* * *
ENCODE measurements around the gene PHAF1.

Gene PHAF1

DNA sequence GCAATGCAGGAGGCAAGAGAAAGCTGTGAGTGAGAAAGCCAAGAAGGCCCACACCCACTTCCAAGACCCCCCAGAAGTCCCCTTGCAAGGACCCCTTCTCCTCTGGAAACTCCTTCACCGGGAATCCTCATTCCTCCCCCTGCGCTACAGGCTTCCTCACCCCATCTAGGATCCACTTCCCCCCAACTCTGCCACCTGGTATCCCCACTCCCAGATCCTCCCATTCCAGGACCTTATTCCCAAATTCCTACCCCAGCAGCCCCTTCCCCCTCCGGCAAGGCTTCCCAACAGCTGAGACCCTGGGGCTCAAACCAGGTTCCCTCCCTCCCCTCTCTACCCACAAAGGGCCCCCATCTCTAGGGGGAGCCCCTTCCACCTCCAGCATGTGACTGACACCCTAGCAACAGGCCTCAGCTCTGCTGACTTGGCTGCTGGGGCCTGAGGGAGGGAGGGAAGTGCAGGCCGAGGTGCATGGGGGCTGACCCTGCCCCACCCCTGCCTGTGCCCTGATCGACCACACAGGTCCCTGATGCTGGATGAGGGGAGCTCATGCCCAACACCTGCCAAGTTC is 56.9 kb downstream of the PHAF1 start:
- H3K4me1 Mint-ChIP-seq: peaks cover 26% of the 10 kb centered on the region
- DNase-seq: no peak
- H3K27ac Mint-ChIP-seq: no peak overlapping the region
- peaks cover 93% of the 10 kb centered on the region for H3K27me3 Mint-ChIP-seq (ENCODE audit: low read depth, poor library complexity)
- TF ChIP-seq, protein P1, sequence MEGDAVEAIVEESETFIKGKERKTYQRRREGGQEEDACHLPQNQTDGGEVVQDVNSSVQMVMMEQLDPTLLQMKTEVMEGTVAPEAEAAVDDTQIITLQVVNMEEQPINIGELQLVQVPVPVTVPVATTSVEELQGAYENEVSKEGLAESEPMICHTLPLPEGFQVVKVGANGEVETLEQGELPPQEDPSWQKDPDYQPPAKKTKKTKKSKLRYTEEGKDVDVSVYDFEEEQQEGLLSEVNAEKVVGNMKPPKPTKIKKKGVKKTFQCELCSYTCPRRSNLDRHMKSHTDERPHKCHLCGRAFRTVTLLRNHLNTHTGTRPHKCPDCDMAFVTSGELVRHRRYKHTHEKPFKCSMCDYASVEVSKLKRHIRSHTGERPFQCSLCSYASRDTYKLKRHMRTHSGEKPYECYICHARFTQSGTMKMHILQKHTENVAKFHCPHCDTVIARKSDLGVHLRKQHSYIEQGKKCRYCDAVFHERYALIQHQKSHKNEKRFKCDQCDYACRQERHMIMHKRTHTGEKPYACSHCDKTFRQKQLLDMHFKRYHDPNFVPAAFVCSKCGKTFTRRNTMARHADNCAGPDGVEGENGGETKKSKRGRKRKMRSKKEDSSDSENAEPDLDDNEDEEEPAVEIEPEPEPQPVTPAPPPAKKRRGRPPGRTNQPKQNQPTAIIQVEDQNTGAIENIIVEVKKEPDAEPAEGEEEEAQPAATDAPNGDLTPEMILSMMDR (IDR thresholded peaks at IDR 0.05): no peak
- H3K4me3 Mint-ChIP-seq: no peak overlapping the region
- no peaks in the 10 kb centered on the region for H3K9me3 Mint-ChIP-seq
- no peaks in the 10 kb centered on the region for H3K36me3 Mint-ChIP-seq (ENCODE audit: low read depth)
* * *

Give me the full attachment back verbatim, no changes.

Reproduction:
ENCODE measurements around the gene PHAF1.

Gene PHAF1

DNA sequence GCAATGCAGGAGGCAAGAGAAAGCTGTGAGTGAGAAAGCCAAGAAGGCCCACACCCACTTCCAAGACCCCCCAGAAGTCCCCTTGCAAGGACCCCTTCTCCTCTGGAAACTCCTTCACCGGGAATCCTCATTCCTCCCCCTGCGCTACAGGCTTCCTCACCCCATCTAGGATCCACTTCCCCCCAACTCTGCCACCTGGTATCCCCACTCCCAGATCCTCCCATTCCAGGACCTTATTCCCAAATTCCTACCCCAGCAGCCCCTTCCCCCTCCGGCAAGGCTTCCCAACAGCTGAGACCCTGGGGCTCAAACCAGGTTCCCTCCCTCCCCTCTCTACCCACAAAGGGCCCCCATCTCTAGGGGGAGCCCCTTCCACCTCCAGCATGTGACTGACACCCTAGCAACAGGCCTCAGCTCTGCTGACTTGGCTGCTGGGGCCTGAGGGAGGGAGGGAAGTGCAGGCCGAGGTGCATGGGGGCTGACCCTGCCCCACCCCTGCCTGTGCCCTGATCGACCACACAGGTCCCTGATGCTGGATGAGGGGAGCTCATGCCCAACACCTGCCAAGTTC is 56.9 kb downstream of the PHAF1 start:
- H3K4me1 Mint-ChIP-seq: peaks cover 26% of the 10 kb centered on the region
- DNase-seq: no peak
- H3K27ac Mint-ChIP-seq: no peak overlapping the region
- peaks cover 93% of the 10 kb centered on the region for H3K27me3 Mint-ChIP-seq (ENCODE audit: low read depth, poor library complexity)
- TF ChIP-seq, protein P1, sequence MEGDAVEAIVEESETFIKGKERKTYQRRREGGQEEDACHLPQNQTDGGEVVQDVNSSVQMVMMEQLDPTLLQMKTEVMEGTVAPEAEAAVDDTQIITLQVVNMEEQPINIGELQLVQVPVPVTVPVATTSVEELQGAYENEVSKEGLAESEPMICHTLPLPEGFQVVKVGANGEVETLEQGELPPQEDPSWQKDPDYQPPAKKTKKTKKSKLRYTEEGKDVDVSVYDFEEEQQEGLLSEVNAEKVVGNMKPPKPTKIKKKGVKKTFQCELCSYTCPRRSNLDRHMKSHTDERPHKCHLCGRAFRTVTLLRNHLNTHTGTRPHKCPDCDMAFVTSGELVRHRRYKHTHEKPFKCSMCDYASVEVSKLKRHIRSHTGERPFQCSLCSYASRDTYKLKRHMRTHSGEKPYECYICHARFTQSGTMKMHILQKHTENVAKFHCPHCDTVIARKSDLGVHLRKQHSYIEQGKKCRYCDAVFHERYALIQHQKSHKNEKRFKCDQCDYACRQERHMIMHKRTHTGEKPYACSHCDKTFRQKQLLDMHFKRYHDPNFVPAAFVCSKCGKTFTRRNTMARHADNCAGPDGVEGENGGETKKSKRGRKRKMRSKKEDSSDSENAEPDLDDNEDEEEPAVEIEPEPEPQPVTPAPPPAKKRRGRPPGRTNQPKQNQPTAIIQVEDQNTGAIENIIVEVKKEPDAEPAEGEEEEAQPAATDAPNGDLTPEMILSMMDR (IDR thresholded peaks at IDR 0.05): no peak
- H3K4me3 Mint-ChIP-seq: no peak overlapping the region
- no peaks in the 10 kb centered on the region for H3K9me3 Mint-ChIP-seq
- no peaks in the 10 kb centered on the region for H3K36me3 Mint-ChIP-seq (ENCODE audit: low read depth)